Alimony In Divorces

The division of financial assets is often a heated topic in divorces. In cases where a divorce financially impacts one party to the divorce, they may be able to seek spousal support. Divorcing parties can ask for alimony awards in their divorce, which is awarded in addition to child support. Alimony is provided to an economically disadvantaged parent, so they can maintain a lifestyle similar to the one they had during their marriage. Alimony can be awarded in four ways:

  • A lump-sum alimony payment, also known as in solido
  • Permanent alimony payments, also known as in futuro
  • Rehabilitative alimony payments
  • Transitional alimony payments

A judge can award one or more types of alimony to a party during a divorce. Generally, lump-sum alimony is awarded to a party as a way to equalize the financial resources of each party. The amount awarded takes into consideration what each party acquires through the divorce.

Rehabilitative alimony can be awarded short-term as financial support for a spouse that is in school. This alimony ensures the spouse can continue their educational journey without any financial disruption resulting from the divorce.

Transitional alimony is awarded to help spouses that are negatively impacted by the divorce proceedings. This type of award is temporary and given to help bridge the financial gaps they experience until they are able to secure a job.

Finally, permanent alimony is sometimes awarded in cases where one spouse was financially dependent upon the other. In these cases, alimony is awarded until the recipient spouse remarries or either spouse dies.

It is imperative that you prove that you need these financial resources from the other spouse and that not having this financial resource available will have a serious and negative impact on your life. You must also prove that the obligator has the financial ability to pay alimony to you. Working with an experienced lawyer will help you obtain alimony through your divorce proceedings.  Call the skilled attorneys at Griffin & Davis, PLLC today to get started.  We have our clients’ best interests in mind at all times and work diligently to ensure that you get the best possible outcome in your divorce.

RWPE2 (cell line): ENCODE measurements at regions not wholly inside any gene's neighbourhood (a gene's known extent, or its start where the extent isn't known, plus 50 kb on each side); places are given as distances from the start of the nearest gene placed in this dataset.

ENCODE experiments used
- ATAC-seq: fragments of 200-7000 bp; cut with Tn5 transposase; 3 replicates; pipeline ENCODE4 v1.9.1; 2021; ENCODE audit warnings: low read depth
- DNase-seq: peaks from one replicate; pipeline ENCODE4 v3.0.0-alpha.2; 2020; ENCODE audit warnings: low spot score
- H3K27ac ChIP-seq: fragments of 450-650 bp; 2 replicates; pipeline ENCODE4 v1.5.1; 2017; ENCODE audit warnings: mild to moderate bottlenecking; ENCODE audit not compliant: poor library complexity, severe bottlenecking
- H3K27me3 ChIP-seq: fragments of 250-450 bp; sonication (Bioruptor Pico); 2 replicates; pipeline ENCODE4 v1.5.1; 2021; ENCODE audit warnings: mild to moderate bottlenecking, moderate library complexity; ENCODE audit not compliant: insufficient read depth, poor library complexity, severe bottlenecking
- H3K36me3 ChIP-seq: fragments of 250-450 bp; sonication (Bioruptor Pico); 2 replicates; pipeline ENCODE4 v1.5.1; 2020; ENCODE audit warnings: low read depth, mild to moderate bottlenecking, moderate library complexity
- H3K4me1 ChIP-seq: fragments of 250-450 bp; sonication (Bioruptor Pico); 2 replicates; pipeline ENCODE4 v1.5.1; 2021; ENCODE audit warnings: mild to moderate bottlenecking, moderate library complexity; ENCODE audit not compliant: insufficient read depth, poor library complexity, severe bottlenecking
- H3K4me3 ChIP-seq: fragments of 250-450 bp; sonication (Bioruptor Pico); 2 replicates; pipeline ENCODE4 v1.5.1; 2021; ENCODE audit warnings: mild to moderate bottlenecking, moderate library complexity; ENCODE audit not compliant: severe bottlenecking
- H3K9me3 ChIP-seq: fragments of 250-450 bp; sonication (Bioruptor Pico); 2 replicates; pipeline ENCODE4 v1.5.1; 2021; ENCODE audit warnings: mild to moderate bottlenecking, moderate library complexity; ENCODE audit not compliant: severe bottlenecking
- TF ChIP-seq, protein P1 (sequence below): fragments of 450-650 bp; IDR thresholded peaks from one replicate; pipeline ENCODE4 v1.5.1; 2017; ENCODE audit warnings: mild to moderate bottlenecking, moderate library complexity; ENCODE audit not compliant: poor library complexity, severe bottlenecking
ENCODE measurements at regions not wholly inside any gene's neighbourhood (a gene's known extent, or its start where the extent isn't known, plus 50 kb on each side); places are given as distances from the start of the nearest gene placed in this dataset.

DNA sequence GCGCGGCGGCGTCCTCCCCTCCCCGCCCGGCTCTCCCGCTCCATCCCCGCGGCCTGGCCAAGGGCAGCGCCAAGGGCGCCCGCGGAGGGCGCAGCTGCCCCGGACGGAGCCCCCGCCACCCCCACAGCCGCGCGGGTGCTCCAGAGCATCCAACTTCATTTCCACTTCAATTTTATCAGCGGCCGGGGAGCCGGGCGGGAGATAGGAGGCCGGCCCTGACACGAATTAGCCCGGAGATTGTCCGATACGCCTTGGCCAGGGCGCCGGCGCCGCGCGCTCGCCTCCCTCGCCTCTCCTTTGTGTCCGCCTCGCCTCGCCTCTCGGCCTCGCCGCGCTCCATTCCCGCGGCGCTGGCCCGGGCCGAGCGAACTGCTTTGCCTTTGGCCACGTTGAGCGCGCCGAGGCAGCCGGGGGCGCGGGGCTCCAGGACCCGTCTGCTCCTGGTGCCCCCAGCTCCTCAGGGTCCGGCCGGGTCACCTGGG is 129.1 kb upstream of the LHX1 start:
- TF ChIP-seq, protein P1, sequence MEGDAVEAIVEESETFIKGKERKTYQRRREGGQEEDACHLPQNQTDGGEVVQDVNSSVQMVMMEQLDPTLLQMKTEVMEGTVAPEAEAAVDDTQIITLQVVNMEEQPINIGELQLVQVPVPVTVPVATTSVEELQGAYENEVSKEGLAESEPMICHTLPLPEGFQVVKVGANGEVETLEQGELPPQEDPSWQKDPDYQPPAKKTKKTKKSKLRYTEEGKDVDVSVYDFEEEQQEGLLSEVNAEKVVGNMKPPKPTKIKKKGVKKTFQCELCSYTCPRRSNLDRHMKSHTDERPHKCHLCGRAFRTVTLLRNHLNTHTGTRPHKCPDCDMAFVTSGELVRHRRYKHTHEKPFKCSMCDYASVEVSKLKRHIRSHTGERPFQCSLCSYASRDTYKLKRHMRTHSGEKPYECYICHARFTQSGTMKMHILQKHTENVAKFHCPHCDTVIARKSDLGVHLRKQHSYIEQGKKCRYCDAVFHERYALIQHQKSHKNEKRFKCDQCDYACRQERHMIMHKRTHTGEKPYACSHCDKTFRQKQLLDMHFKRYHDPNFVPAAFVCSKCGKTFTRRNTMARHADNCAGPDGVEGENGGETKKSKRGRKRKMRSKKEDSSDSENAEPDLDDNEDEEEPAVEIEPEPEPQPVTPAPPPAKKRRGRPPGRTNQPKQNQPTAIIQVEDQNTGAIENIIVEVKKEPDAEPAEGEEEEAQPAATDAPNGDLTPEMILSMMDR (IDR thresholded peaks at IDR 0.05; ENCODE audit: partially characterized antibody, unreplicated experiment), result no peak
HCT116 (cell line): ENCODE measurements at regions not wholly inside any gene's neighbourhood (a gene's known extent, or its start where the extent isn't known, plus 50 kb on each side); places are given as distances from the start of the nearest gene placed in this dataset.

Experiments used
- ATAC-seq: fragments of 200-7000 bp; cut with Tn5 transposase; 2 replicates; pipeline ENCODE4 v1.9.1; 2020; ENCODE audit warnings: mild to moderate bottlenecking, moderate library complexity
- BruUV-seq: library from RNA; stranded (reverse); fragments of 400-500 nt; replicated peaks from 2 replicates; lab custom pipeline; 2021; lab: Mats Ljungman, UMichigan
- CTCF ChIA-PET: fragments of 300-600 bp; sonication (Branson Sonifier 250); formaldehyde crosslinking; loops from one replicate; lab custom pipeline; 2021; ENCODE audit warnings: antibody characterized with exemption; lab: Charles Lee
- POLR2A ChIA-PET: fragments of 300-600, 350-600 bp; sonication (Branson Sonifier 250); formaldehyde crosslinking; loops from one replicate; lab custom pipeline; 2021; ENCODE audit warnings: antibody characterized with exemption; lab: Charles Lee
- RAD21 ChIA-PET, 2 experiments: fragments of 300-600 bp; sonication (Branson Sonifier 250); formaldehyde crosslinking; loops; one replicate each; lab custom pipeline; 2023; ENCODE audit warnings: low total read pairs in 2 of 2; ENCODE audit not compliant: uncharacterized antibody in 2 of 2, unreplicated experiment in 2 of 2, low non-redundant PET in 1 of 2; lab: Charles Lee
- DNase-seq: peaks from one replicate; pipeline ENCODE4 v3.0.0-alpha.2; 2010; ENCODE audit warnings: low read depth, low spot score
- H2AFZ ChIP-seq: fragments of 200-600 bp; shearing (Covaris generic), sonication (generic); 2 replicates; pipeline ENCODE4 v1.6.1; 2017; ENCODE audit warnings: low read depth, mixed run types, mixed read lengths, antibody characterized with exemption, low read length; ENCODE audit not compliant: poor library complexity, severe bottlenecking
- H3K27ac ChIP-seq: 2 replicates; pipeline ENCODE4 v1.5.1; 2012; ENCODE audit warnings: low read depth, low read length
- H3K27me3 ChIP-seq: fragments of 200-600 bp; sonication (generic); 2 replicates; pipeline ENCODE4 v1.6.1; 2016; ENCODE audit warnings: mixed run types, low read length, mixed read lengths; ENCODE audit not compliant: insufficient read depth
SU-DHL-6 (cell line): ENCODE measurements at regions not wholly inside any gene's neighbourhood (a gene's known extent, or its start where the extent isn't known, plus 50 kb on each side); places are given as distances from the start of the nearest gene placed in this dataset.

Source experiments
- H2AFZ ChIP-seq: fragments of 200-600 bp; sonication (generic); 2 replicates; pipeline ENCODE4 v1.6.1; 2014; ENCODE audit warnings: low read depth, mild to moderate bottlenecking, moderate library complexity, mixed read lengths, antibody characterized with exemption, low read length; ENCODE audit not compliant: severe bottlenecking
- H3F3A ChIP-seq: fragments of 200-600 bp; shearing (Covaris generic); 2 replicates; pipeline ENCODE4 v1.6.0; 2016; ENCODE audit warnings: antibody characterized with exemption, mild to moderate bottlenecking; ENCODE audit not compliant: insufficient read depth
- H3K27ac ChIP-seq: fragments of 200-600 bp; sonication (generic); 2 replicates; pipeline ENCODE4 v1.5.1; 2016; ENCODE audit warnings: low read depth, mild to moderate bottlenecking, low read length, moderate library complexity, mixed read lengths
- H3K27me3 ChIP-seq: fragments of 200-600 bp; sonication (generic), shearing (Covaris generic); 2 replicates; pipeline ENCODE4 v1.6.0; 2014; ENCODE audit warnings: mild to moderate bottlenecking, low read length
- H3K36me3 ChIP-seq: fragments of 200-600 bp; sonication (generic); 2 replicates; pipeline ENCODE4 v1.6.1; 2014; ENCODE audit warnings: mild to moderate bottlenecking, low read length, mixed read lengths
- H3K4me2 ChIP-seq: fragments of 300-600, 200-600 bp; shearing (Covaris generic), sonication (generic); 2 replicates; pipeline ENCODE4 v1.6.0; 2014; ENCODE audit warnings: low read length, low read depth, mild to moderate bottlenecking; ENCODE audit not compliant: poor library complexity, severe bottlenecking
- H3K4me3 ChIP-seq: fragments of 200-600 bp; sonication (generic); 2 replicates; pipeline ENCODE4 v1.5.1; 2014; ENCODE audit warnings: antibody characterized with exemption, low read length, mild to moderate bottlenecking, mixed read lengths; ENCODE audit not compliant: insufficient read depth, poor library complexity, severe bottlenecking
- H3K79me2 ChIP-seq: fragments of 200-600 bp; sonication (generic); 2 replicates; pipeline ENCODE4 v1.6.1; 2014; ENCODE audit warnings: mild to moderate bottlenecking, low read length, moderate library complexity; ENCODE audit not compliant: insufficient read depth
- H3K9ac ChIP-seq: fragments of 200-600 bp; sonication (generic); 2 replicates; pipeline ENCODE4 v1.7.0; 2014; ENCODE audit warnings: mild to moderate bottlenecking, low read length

Frequently Asked Questions Regarding Filing For Divorce In Tennessee

Quite often, individuals filing for divorce are unsure of what to do. It is important to ask various questions early on to obtain as much information as possible. Some of the most common questions regarding filing for divorce are answered below.

How Do I File For Divorce?

To file for a divorce, you must choose a county, find the court clerk’s office, pay the filing fee, and file a complaint for divorce. This includes a summons and the spouses’ personal information form. Some courts require the filing of a cover sheet, a certificate of divorce, and various other forms. It is important that you consult with a Tennessee divorce attorney before you get started.

Where Do I File For Divorce?

Filing for divorce in Tennessee is dependent upon where you live. If you relocated to Tennessee, you must be a resident for a minimum of six months before you can file for a Tennessee divorce. Generally, you must file your divorce paperwork in a county where you and your spouse live. If you both live in different counties or states, file in the county where you live with the children.